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Scheduling in Simply Goals & Tasks

Mastering Scheduling

The biggest difference between Simply Goals & Tasks and other to-do list apps is how it handles scheduling. It works more like a paper planner.

When you first open the app, you are brought to the Planner.

Note: Come back any time using the Main Menu (3 lines in top left corner). FYI, in Settings you can change which main section launches when you first open the app.

Weekly Planner

In a paper planner, there are sections for planning your year, month, week, etc. Simply Goals & Tasks has those, too! By default the app opens on the Weekly Planner (another setting you can customize). Buttons along the bottom let you hop between your Daily, Weekly, Monthly, or Yearly Planners.

In the Daily Planner, you’ll see your time broken down by hour.
In the Weekly Planner, you’ll see your time broken down by day.
In the Monthly Planner, you’ll see your time broken down by week.
In the Yearly Planner, you’ll see your time broken down by month.
Swipe left and right to see the future or past.

The Monthly and Yearly Planners help you plan long term projects and see the big picture. The Daily and Weekly Planners help you manage your day.

Note: Simply Goals & Tasks is built around planning when you will actually do tasks opposed to deadlines.


Why would I ever schedule a task for just “this month”?

The idea is to avoid setting arbitrary deadlines. Especially far in advance when they are almost certainly going to end up changing.

If you were to keep your tasks in your calendar, what ends up happening is that you end up putting all of next weeks tasks into Monday. Then Monday comes and you move most of them into Tuesday. After all, they never actually had to be done on Monday. But then you do the same thing on Tuesday, and so forth. This method adds overhead (moving your tasks all the time) and doesn’t motivate you to keep to your schedule. It also obfuscates how busy you actually are, since you start each day looking at a whole week’s todo items.

Meaningful deadlines will motivate you to keep to your plan and get more done. When you schedule a task for Tuesday — it means you actually have to get it done on Tuesday!

This also allows you to see how busy you are. If you are mixing real and arbitrary deadlines together, your schedule tells you nothing about what actually has to be done. Do you have the time to say yes to a great new opportunity? Do you need to work late tonight to meet all your current commitments?

Dialog to schedule a task in the app.

How to actually use Simply Goals & Tasks

1. Enter your tasks into a place in your schedule that reflects reality. No arbitrarily picking an exact day.

2. When next week is starting, you’ll have a better idea of which days you have time for all those “next week” tasks. Use Drag&Drop in the Weekly Planner to move tasks into specific days.

3. If you like managing your schedule to the minute, each night open up “tomorrow” in the Daily Planner and move tasks into specific times. This will also make it very clear if you have booked yourself for more than you can get done.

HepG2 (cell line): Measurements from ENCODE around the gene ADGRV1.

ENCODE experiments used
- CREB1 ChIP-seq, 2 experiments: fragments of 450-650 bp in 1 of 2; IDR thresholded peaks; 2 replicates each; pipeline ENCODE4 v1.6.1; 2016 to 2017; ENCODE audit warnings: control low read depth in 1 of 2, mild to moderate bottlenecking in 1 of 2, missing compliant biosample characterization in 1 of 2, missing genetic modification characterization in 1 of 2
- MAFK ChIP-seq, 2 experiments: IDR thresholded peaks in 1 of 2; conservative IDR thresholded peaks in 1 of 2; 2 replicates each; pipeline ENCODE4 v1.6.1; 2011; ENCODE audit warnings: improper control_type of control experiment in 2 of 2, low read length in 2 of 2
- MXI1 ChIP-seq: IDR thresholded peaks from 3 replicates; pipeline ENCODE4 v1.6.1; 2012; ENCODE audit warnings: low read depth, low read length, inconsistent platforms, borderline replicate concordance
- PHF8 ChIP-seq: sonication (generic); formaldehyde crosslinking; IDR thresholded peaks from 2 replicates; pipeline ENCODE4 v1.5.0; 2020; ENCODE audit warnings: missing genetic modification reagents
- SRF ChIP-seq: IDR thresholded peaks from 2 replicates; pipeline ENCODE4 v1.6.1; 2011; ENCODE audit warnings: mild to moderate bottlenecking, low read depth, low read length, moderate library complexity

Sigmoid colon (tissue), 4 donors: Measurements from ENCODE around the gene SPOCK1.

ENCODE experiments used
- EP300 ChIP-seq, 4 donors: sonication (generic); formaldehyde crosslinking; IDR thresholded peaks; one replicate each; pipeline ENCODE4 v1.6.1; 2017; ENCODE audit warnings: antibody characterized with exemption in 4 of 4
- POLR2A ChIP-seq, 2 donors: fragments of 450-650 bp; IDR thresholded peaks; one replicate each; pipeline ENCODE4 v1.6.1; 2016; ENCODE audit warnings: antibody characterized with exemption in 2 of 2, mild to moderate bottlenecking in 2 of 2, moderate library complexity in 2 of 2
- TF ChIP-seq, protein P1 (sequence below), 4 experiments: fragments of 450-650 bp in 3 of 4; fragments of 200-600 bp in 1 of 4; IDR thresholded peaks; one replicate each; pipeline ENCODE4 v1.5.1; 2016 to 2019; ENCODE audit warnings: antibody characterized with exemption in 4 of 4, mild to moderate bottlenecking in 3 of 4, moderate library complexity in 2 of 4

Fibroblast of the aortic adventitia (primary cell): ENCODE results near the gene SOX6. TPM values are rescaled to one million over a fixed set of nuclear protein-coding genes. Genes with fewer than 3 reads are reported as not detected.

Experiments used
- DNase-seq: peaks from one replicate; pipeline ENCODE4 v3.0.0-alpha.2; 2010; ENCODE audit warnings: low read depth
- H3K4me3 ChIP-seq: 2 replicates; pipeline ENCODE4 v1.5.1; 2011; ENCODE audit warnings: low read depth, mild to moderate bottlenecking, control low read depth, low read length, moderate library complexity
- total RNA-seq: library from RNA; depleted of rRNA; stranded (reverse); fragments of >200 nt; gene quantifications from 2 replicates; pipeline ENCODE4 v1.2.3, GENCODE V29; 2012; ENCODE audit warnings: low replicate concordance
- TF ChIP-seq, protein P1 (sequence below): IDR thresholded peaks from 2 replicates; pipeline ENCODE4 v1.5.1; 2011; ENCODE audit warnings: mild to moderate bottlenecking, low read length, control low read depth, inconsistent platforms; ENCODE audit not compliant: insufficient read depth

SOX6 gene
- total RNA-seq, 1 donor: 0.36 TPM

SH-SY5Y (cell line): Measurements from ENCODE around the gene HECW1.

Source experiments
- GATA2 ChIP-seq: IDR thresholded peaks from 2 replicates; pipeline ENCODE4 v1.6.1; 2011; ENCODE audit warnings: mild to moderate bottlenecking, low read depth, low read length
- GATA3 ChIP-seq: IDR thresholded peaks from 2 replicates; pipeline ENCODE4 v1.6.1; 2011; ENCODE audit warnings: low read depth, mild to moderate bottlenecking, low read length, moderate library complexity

4. Do the same thing for months. Once or twice a month, check the Monthly Planner and move tasks into a specific week. This keeps them on your radar, so you know you will get them done without the distraction of seeing them everyday and deciding everyday that you have other priorities — which drains mental energy and can be demoralizing.


How I plan my tasks.

Most of my tasks don’t have to be done at a specific date and time, rather they just need to be done “this week” or even just “eventually”. For example, I have a task every “September” to plan my holiday travel. I don’t schedule it for “September 1st” because who knows what I’ll be doing that day.

Speaking of travel, when I have a vacation coming up, tasks that need to be done before I leave will always be popping into my head. Some I will be able to do in advance, but most will need to be done the week before — always a stressful and busy time!

I add those tasks to that week. This way I know I will remember but they are not distracting me now.

When the week finally comes, I refine the plan putting all the tasks into specific days. The days are always full. Monday I will be tired and want to postpone something that’s not urgent. However, a glance at my planner will show me that even though this task’s deadline is a week away, I do actually have to do it today because every day until the trip is just as full.

Having this clear plan motivates me to put in an extra hour each day. Otherwise I end up with more than I can possibly do the night before, needing to stay up all night, and starting my vacation utterly exhausted.

On the flip side of that, when I get everything I planned to do today done, I get to truly relax. My master to-do list will never be completely empty, but I can finish my list for today. This system lets me have the peace of knowing I have done everything that I should.